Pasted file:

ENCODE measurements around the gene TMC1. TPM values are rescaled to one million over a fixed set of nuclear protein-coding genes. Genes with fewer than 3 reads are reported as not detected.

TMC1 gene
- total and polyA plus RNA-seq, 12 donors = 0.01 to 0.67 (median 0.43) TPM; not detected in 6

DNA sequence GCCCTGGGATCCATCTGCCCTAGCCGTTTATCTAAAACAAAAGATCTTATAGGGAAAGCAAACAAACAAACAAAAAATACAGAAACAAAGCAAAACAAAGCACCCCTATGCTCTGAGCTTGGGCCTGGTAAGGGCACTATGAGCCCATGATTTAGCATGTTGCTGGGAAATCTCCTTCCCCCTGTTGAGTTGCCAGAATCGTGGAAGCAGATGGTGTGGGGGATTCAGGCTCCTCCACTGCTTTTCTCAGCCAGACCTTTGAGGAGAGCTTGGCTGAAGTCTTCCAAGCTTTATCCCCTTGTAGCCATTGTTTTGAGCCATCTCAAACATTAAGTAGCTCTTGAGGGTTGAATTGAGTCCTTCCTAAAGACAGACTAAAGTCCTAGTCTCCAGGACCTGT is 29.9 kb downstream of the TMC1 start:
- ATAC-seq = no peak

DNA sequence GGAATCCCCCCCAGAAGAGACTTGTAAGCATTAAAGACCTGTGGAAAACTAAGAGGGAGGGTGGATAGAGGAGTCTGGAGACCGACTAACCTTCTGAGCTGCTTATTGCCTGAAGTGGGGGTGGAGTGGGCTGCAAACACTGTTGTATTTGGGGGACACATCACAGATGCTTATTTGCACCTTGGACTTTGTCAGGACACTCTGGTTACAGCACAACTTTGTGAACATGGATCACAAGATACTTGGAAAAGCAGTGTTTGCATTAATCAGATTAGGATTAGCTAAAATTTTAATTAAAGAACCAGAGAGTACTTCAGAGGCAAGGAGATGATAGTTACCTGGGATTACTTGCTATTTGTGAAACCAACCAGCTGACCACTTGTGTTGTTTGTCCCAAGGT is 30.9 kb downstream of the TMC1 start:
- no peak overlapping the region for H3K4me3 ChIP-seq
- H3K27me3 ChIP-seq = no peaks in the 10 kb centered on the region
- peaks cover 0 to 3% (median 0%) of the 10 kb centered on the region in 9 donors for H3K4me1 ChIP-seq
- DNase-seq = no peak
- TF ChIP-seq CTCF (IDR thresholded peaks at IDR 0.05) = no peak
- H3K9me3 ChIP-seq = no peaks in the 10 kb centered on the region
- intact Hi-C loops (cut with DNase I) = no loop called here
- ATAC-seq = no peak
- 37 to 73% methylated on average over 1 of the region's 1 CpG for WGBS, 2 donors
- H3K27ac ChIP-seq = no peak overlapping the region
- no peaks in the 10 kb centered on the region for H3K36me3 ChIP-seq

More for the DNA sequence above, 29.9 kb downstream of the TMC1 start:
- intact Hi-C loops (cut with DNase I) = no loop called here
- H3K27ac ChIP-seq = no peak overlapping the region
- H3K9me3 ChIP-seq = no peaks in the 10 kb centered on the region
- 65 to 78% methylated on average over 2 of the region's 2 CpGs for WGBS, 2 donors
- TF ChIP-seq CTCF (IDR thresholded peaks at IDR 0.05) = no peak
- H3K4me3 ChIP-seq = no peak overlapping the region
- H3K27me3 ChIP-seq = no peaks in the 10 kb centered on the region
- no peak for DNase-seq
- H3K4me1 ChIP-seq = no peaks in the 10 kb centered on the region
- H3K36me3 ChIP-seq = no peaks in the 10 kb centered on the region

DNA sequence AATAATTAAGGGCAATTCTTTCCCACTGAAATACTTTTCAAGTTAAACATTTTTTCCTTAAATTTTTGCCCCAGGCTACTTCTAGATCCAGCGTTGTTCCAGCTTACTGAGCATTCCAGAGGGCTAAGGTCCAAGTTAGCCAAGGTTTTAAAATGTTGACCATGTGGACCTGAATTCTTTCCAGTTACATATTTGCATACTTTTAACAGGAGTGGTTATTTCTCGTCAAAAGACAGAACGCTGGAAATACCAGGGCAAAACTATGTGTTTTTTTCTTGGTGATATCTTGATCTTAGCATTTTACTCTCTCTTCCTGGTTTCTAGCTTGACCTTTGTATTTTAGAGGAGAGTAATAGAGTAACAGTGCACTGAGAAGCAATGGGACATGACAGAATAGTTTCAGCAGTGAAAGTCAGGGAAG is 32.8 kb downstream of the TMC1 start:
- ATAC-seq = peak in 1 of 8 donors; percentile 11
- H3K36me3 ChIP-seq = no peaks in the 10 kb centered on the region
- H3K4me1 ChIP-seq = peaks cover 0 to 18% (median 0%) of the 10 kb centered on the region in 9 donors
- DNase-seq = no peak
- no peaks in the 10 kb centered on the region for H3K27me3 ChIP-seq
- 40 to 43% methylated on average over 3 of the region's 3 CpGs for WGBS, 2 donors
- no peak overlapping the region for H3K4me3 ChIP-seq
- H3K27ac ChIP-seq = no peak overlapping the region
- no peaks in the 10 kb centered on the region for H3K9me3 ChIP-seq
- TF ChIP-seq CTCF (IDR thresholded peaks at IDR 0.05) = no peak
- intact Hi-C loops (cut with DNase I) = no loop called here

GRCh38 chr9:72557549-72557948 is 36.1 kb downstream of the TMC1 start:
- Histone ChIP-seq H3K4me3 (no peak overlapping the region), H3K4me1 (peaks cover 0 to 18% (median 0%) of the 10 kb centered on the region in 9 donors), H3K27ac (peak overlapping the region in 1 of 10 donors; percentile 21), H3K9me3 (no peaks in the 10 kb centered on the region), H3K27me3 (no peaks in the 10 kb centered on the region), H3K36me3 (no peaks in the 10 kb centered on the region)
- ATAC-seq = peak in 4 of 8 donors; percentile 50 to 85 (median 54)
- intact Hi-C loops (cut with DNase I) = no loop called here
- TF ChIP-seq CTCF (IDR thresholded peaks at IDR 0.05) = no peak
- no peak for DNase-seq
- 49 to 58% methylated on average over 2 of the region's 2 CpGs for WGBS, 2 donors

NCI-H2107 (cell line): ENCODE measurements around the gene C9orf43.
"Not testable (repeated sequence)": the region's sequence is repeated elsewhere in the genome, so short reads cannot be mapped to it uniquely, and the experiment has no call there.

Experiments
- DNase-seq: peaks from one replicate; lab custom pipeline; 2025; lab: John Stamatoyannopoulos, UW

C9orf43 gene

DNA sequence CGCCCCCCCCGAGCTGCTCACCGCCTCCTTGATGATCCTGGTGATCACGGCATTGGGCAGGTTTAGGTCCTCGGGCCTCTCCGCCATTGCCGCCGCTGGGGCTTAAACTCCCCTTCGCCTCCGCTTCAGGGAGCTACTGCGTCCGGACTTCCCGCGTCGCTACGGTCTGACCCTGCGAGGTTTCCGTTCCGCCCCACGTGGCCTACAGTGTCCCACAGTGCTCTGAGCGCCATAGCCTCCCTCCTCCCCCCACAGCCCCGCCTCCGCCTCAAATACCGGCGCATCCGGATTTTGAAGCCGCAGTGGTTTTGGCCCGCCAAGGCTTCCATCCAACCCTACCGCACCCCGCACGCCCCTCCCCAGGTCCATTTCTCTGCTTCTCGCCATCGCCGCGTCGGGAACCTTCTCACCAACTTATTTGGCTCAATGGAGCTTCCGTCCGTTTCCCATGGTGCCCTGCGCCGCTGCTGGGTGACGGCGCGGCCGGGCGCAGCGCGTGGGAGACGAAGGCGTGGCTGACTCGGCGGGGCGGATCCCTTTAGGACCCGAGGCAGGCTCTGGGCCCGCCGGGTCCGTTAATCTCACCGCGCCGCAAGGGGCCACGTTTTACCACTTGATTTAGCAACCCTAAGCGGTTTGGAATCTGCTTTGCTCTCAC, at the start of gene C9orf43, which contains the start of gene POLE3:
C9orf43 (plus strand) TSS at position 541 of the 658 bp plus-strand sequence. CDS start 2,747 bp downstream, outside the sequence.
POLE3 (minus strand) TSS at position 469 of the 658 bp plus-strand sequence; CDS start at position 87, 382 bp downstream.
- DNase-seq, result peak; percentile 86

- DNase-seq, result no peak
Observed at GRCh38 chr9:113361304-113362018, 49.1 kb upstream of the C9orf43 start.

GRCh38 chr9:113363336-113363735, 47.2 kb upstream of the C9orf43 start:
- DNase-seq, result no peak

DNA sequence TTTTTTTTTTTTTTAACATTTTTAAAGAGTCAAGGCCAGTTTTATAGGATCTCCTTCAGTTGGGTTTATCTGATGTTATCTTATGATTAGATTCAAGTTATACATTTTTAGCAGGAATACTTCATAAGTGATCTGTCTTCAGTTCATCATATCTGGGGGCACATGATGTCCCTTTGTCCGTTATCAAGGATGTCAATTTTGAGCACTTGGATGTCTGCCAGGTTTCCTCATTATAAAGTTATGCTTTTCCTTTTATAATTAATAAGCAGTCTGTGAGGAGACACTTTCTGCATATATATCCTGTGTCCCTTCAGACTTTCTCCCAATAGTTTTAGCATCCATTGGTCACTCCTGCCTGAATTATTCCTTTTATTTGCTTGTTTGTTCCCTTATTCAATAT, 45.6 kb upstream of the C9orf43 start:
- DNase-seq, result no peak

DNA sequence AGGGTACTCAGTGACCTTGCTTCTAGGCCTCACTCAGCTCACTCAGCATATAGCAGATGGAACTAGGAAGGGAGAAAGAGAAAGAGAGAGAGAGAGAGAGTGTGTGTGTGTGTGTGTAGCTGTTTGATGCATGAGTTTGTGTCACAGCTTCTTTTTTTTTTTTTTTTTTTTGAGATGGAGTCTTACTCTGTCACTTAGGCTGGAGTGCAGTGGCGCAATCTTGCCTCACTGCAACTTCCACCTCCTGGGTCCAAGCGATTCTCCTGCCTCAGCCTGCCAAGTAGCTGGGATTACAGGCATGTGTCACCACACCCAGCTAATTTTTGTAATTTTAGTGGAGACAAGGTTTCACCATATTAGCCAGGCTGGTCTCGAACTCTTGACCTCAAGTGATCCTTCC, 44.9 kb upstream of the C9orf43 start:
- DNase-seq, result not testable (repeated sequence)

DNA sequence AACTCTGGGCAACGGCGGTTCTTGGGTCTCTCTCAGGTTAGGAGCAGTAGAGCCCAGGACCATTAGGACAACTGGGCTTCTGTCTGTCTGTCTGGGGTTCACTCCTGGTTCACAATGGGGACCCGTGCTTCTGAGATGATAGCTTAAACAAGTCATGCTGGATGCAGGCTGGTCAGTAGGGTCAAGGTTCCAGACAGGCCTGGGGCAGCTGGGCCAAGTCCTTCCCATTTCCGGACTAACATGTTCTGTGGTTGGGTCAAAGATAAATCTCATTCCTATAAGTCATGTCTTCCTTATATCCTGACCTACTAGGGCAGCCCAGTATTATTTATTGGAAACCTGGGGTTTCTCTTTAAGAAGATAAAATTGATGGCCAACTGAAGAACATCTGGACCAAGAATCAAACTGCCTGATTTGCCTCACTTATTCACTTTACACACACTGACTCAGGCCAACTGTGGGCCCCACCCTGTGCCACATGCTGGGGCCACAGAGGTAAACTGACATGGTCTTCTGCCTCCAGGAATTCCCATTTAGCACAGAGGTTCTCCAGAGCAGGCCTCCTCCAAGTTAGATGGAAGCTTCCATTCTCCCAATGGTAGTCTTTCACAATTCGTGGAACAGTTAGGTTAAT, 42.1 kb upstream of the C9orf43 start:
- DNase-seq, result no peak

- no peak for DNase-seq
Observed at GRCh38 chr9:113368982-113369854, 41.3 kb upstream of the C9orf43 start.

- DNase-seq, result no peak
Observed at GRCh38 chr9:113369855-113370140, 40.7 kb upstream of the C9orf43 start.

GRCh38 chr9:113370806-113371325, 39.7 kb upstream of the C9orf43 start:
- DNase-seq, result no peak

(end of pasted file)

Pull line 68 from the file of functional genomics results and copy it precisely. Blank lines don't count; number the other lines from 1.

Observed at GRCh38 chr9:113368982-113369854, 41.3 kb upstream of the C9orf43 start.